Google has posted a very helpful article on 10 ways to make your Google Maps for iPhone experience even better. Google Maps (free) has been hugely popular and was downloaded over 10 million times the first two days it was available. The tips include:
1. Press and hold to place a pin on the map.
2. To see Street View images in panorama, "press and hold any location on the map, tap the info sheet, and then tap the image."
3. Shake your phone to send Google feedback.
4. Swipe the info sheet to the left or right to browse more results.
5. Tap the three buttons at bottom right to access the satellite, traffic and public transit views.
Welcome to my recap of some of this week's top news and interesting stories in the world of iOS. This week's review includes: the debut of two of Google's most beloved iOS apps in the App Store, Apple's "Best of 2012" picks, new rumors of forthcoming Apple iDevices, and a much loved feature of the App Store returning, and just in time for the holiday season!
What a nice Christmas present. As my fellow blogger James Rhodes noted, Google Maps (free) arrived late yesterday and has the best of everything. It includes crucial features missing in Apple's original app based on Google's technology, and it includes features missing in Apple's new Maps app that arrived with iOS 6. Unlike the earlier version, it now has voice-guided turn-by-turn directions and vector graphics. The latter means that the maps are created on-the-fly mathematically instead of using images.
Welcome to this comprehensive gift guide to the best of the best in rugged gear, accessories and apps for iOS. Featuring over 20 different companies that make high-quality, ruggedly contructed and durable gear, or apps suited to outdoor and survival skills. Read on after the break for more details (and over 30 useful links) about some of the most exceptional adventure-ready products on the market...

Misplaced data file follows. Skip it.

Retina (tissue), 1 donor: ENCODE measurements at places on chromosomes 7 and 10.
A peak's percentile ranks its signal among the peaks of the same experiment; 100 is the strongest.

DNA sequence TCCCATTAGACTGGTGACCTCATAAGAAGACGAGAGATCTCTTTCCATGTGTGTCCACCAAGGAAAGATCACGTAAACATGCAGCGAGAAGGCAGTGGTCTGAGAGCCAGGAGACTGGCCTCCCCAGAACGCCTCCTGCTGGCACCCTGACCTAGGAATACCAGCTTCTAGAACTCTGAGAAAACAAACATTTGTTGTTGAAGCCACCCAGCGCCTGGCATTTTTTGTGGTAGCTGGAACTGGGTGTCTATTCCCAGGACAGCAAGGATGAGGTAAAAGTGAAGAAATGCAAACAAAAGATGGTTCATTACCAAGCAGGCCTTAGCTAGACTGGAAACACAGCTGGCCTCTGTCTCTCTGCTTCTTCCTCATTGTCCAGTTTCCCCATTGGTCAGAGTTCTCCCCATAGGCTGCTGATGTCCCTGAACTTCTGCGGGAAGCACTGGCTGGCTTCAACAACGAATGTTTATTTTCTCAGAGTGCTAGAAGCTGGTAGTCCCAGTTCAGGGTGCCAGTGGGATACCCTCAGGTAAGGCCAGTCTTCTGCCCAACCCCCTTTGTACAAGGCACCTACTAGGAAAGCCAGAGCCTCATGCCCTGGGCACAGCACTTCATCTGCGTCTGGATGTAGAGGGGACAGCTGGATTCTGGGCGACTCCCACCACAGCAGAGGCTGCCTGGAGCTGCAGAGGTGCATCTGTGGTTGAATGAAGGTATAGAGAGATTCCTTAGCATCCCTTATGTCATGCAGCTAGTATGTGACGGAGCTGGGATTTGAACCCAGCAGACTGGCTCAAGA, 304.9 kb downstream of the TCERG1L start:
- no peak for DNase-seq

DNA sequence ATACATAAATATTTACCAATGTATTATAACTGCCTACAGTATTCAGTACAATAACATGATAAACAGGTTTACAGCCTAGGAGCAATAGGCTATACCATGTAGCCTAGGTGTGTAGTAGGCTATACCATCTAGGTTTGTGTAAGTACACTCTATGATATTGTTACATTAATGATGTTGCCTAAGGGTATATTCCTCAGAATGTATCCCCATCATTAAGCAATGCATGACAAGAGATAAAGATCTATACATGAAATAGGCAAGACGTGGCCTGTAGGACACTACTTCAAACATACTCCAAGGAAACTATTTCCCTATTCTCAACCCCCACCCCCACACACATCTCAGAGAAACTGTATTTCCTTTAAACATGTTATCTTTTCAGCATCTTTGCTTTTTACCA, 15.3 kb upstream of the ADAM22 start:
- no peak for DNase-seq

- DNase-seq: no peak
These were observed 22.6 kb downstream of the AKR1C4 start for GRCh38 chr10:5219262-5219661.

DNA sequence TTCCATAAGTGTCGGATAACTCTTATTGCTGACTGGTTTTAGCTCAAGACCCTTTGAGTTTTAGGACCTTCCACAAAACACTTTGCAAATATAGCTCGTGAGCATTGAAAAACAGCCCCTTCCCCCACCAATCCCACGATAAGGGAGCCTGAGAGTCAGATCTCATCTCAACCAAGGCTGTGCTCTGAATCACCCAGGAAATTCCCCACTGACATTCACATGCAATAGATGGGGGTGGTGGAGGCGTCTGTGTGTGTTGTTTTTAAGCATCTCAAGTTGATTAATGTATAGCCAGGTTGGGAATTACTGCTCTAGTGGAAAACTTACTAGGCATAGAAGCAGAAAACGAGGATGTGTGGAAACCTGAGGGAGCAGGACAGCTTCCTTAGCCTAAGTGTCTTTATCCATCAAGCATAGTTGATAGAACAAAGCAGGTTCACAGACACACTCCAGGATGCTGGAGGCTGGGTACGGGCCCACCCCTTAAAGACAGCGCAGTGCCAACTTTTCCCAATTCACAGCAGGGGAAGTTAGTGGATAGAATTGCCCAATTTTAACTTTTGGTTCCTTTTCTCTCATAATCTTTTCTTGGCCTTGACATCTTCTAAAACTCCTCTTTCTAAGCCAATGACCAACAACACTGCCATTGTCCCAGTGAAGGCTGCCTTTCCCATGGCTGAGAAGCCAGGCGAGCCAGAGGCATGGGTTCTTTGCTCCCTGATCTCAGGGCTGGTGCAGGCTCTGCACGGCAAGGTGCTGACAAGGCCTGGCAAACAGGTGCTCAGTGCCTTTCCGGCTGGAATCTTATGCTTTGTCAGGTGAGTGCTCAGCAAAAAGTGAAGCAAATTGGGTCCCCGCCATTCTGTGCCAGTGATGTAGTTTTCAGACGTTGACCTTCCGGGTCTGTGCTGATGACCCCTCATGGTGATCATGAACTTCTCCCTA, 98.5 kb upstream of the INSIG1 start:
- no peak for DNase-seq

Apple's own Maps app, which in iOS 6 replaced Google's Maps app, has received a lot of complaints. Even though it offers turn-by-turn directions, which Google's offering lacked, it has been criticized as being flawed and not as accurate as Google's offering, as well as lacking the popular Street View feature. Soon after Google's Maps app was booted off iOS devices by Apple, rumors began that Google was developing a Maps app for iOS devices and would submit it to Apple for approval. Then came rumors that Apple, due to its battles with Google, wouldn't approve the app.
Navigation has become a crucial component of today's smartphones and tablets, and companies are vying to offer the best solution. Nokia has reportedly spent billions on a mapping solution, called HERE, and yesterday they announced they have a FREE app coming for iOS devices in the next few weeks. You can read their full press release on MacDailyNews. It sounds great: offline maps, voice-guided walking navigation, and public transit directions.
It's all good in my world. Since Apple kicked Google Maps to the curb, they have been dodging arrows from critics because it's not perfect. I am not about to apologize or justify for Apple, only check in about my real life testing here in rural Vermont.